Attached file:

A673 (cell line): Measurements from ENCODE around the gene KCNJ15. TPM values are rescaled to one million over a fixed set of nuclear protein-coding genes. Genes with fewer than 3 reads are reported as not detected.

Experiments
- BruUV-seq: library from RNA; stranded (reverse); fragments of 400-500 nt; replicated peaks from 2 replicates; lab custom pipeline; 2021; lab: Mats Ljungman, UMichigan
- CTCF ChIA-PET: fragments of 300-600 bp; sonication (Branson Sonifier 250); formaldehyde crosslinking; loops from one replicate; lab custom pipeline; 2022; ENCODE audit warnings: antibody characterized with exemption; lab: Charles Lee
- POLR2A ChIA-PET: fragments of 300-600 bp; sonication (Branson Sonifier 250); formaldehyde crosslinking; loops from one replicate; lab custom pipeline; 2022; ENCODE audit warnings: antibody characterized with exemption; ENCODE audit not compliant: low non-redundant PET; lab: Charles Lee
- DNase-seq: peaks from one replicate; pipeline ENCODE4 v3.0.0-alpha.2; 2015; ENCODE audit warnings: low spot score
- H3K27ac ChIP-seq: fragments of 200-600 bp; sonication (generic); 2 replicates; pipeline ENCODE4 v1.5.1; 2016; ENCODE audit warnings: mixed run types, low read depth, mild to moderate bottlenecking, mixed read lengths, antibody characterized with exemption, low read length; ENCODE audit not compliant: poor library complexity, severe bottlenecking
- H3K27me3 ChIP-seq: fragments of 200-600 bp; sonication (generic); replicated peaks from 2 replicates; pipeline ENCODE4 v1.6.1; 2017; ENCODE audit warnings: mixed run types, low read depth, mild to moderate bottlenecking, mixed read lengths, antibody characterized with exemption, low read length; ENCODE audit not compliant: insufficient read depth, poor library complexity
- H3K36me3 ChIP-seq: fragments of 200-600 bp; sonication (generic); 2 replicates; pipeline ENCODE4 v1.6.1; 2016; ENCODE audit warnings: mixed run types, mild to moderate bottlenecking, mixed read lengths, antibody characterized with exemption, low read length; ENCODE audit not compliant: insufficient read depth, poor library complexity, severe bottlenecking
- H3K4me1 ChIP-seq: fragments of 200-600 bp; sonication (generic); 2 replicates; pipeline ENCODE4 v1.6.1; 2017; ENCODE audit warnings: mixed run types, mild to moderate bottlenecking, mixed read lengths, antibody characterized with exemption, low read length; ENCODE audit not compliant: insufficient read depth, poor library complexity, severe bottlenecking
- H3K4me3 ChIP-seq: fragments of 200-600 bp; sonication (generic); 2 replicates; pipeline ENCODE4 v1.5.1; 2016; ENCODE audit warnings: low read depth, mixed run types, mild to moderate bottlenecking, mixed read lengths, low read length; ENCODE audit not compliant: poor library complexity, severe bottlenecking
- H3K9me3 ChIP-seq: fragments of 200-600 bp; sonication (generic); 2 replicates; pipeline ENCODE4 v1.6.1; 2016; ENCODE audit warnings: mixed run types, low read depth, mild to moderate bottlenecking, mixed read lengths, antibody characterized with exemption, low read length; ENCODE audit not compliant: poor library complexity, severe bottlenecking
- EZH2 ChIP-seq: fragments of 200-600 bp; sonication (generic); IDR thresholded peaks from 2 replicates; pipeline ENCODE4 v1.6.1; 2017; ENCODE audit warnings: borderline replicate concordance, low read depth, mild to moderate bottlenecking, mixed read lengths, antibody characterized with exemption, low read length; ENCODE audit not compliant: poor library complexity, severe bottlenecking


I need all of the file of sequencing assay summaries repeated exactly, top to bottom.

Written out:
A673 (cell line): Measurements from ENCODE around the gene KCNJ15. TPM values are rescaled to one million over a fixed set of nuclear protein-coding genes. Genes with fewer than 3 reads are reported as not detected.

Experiments
- BruUV-seq: library from RNA; stranded (reverse); fragments of 400-500 nt; replicated peaks from 2 replicates; lab custom pipeline; 2021; lab: Mats Ljungman, UMichigan
- CTCF ChIA-PET: fragments of 300-600 bp; sonication (Branson Sonifier 250); formaldehyde crosslinking; loops from one replicate; lab custom pipeline; 2022; ENCODE audit warnings: antibody characterized with exemption; lab: Charles Lee
- POLR2A ChIA-PET: fragments of 300-600 bp; sonication (Branson Sonifier 250); formaldehyde crosslinking; loops from one replicate; lab custom pipeline; 2022; ENCODE audit warnings: antibody characterized with exemption; ENCODE audit not compliant: low non-redundant PET; lab: Charles Lee
- DNase-seq: peaks from one replicate; pipeline ENCODE4 v3.0.0-alpha.2; 2015; ENCODE audit warnings: low spot score
- H3K27ac ChIP-seq: fragments of 200-600 bp; sonication (generic); 2 replicates; pipeline ENCODE4 v1.5.1; 2016; ENCODE audit warnings: mixed run types, low read depth, mild to moderate bottlenecking, mixed read lengths, antibody characterized with exemption, low read length; ENCODE audit not compliant: poor library complexity, severe bottlenecking
- H3K27me3 ChIP-seq: fragments of 200-600 bp; sonication (generic); replicated peaks from 2 replicates; pipeline ENCODE4 v1.6.1; 2017; ENCODE audit warnings: mixed run types, low read depth, mild to moderate bottlenecking, mixed read lengths, antibody characterized with exemption, low read length; ENCODE audit not compliant: insufficient read depth, poor library complexity
- H3K36me3 ChIP-seq: fragments of 200-600 bp; sonication (generic); 2 replicates; pipeline ENCODE4 v1.6.1; 2016; ENCODE audit warnings: mixed run types, mild to moderate bottlenecking, mixed read lengths, antibody characterized with exemption, low read length; ENCODE audit not compliant: insufficient read depth, poor library complexity, severe bottlenecking
- H3K4me1 ChIP-seq: fragments of 200-600 bp; sonication (generic); 2 replicates; pipeline ENCODE4 v1.6.1; 2017; ENCODE audit warnings: mixed run types, mild to moderate bottlenecking, mixed read lengths, antibody characterized with exemption, low read length; ENCODE audit not compliant: insufficient read depth, poor library complexity, severe bottlenecking
- H3K4me3 ChIP-seq: fragments of 200-600 bp; sonication (generic); 2 replicates; pipeline ENCODE4 v1.5.1; 2016; ENCODE audit warnings: low read depth, mixed run types, mild to moderate bottlenecking, mixed read lengths, low read length; ENCODE audit not compliant: poor library complexity, severe bottlenecking
- H3K9me3 ChIP-seq: fragments of 200-600 bp; sonication (generic); 2 replicates; pipeline ENCODE4 v1.6.1; 2016; ENCODE audit warnings: mixed run types, low read depth, mild to moderate bottlenecking, mixed read lengths, antibody characterized with exemption, low read length; ENCODE audit not compliant: poor library complexity, severe bottlenecking
- EZH2 ChIP-seq: fragments of 200-600 bp; sonication (generic); IDR thresholded peaks from 2 replicates; pipeline ENCODE4 v1.6.1; 2017; ENCODE audit warnings: borderline replicate concordance, low read depth, mild to moderate bottlenecking, mixed read lengths, antibody characterized with exemption, low read length; ENCODE audit not compliant: poor library complexity, severe bottlenecking